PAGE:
iPhone 14 Pro reviews are out. Everything is fine, but there are questions about the cutout and the screen
Foreign journalists have already received the iPhone 14 Pro and iPhone 14 Pro Max.
Traditionally, there are practically no questions about Apple’s new products. But there are nuances that either cause misunderstanding, or they still need to be finalized. In particular, we are talking about the Dynamic Island cutout.
1. The Verge
iPhone 14 Pro – a new way to interact with iPhone
Journalists from The Verge shared their first impressions . The main excerpts from the text follow.
Dynamic Island is Apple’s way of creating a hub for system alerts and making them work for things like music and the new API for Live Activities coming to iOS 16 later this year. It will allow applications to share even more background information about various events and planned activities. For example, data about a flight or score in a sporting state. This is not a replacement for notifications – they all still appear in the Notification Center and look almost the same.
It’s nice to have information about the call and running timers right on the screen.
The main problem with the “island” is that Apple promoted it as something necessary. Something that needs to be constantly used. In practice, it turns out a little differently. In normal use, you don’t actually interact with the Dynamic Island very much .
I have a lot of questions about whether fingerprints will interfere with the selfie camera. And while this doesn’t seem like a big deal, there’s a bigger issue – for now, you’re not touching this thing at all . A dynamic island is one of those things that needs a year of polish and developer attention before we can really say how important it is.
However, things may change with the launch of Live Activities.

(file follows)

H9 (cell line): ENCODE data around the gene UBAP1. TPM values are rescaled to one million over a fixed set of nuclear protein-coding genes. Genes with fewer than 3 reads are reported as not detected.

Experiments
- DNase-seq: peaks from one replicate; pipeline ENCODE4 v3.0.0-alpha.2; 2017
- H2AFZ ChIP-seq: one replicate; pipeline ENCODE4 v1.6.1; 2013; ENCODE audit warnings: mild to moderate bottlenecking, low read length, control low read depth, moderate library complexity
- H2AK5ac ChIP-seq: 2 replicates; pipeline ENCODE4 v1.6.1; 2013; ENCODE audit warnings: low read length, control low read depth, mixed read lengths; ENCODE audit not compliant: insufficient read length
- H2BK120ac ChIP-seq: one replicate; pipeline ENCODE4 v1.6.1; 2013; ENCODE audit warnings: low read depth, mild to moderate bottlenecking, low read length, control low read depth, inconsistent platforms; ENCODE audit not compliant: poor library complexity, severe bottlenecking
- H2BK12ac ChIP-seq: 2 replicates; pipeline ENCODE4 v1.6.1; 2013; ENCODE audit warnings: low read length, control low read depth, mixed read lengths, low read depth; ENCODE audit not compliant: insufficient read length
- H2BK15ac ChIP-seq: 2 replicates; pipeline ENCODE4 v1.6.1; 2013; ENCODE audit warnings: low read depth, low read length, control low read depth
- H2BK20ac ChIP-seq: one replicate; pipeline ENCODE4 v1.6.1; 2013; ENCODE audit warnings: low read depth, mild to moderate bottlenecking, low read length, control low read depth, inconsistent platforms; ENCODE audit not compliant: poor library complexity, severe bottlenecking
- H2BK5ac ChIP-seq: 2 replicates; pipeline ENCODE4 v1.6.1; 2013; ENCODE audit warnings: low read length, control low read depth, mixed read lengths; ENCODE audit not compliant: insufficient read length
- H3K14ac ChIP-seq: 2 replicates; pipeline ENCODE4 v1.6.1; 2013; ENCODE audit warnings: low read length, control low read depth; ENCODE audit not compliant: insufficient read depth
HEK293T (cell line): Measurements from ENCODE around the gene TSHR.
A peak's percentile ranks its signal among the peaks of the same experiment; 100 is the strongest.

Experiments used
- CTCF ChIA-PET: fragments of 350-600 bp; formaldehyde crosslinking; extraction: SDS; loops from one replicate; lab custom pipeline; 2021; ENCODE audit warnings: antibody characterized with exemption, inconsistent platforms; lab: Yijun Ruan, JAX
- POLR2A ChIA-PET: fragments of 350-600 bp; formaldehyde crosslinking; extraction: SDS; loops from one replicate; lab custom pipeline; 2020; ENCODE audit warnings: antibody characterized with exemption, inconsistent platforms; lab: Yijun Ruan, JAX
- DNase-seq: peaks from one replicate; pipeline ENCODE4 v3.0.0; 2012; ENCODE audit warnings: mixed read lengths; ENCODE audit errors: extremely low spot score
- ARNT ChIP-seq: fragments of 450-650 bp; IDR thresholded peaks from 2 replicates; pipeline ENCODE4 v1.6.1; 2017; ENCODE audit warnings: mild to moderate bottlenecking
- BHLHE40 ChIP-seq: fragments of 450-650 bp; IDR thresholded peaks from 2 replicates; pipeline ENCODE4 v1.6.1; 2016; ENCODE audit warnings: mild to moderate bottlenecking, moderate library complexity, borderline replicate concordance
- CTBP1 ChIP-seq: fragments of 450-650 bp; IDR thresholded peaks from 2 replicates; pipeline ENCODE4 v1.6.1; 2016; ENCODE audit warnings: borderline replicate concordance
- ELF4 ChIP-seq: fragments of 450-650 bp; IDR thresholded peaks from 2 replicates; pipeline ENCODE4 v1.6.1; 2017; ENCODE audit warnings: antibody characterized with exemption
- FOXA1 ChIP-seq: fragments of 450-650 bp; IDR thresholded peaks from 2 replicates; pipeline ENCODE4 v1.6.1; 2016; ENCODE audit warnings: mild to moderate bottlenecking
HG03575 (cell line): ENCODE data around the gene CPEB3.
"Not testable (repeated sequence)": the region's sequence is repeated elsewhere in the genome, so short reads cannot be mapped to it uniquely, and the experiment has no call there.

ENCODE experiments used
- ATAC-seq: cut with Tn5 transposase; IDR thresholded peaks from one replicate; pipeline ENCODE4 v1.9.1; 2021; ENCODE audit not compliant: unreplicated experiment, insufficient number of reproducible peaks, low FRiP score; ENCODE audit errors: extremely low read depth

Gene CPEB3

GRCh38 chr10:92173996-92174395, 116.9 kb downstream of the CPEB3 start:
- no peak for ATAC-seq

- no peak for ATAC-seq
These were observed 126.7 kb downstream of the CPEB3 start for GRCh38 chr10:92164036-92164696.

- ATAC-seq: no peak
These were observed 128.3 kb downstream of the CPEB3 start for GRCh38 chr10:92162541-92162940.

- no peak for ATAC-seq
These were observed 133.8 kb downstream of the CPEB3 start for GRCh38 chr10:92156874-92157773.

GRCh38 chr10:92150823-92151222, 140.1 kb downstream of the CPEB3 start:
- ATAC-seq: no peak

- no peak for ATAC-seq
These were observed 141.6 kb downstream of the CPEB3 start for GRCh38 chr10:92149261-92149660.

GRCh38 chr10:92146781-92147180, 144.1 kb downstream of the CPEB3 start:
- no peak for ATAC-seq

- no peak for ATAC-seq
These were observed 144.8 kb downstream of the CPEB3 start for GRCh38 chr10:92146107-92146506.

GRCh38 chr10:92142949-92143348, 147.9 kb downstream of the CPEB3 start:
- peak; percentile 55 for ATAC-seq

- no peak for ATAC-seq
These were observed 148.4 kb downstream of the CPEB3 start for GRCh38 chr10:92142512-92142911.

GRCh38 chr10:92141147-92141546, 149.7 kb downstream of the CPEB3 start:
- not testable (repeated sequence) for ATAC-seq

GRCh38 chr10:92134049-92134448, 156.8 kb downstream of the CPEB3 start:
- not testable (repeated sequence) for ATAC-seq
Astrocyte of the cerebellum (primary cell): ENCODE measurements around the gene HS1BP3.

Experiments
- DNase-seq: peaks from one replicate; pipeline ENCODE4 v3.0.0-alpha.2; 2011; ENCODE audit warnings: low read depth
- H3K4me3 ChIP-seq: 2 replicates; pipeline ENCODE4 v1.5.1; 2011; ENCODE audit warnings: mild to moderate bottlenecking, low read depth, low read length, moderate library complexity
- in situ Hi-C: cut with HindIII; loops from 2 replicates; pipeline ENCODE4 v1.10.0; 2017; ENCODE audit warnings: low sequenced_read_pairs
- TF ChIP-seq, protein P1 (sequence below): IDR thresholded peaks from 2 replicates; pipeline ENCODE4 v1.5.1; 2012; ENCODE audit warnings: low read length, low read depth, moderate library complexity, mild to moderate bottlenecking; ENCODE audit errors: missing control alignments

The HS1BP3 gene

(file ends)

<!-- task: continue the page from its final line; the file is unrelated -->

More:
The big feature of the iPhone 14 Pro camera system is the new 48-megapixel main camera sensor. Apple is a few years late to this trend: Samsung has been using 108MP sensors in the S20 Ultra since 2020, and Google added a 50MP camera to the Pixel 6 Pro last year. In fact, you will still shoot 12-megapixel photos that take up 3 times less space.
Another big change to the camera system is that Apple is launching Deep Fusion processing for medium and low light photos. Now the system is called Photonic Engine.
Overall, the iPhone 14 Pro and 13 Pro take very similar photos . 14 Pro captures a little more detail, but you have to look for them with a magnifying glass at maximum zoom. Sometimes a problem with aggressive sharpness and noise reduction comes out – it happens that it looks “well, really bad.”
Taken on iPhone 14 Pro
Shot on Google Pixel 6 Pro
I took some photos in ProRAW at 48 MP, they have a lot of detail and a lot of room for editing. If you’re the kind of person who loves ProRAW on iPhone, the iPhone 14 Pro will be endless fun to play with. But I don’t think normal people should take 48 megapixel photos on their smartphones.
Apple added autofocus to the selfie camera, which is probably useful in some situations, but compared to the 13 Pro for normal selfies, the overall differences were almost imperceptible.
The iPhone 14 Pro is a clear start to a host of new ideas such as Dynamic Island, a new camera, and a satellite communications system.
Because these ideas are new, they are inherently unfinished and need to be criticized if they are to be developed in the future.
I’m impressed with the new iPhone’s AOD, but it kept me confused
Engadget also managed to share their impressions.
From the back, the iPhone 13 Pro and 14 Pro look basically the same. You can only tell them apart by the fact that the cameras of the latest model are slightly larger.
Let’s not pretend that the notch in the screen has disappeared. The camera notch is larger here than on Android phones. When nothing is happening in this zone, the hole is still noticeable , especially when watching full-screen video. In fact, when I switched between iPhone 14 and Pro, I didn’t notice much of a difference.
However, by ensuring that the camera is always masked by software, Apple gives it an air of utility. The animations throughout use were smooth, making everything feel polished and thoughtful.
Dynamic Island works with applications that use the Now Playing API, CallKit, and the Live Activity API presented at WWDC, so most developers don’t need to edit their code to accommodate them. At the moment, only incoming calls in third party applications using CallKit have more controls in Dynamic Island. Outgoing calls will only show as an icon, although this will be fixed in a software update later this year.